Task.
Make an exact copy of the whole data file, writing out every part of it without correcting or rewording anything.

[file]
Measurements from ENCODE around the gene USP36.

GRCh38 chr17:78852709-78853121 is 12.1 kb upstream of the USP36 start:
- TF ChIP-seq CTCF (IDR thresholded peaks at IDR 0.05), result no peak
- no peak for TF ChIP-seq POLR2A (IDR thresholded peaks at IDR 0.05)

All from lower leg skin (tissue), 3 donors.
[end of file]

Measurements from ENCODE around the gene USP36.

GRCh38 chr17:78852709-78853121 is 12.1 kb upstream of the USP36 start:
- TF ChIP-seq CTCF (IDR thresholded peaks at IDR 0.05), result no peak
- no peak for TF ChIP-seq POLR2A (IDR thresholded peaks at IDR 0.05)

All from lower leg skin (tissue), 3 donors.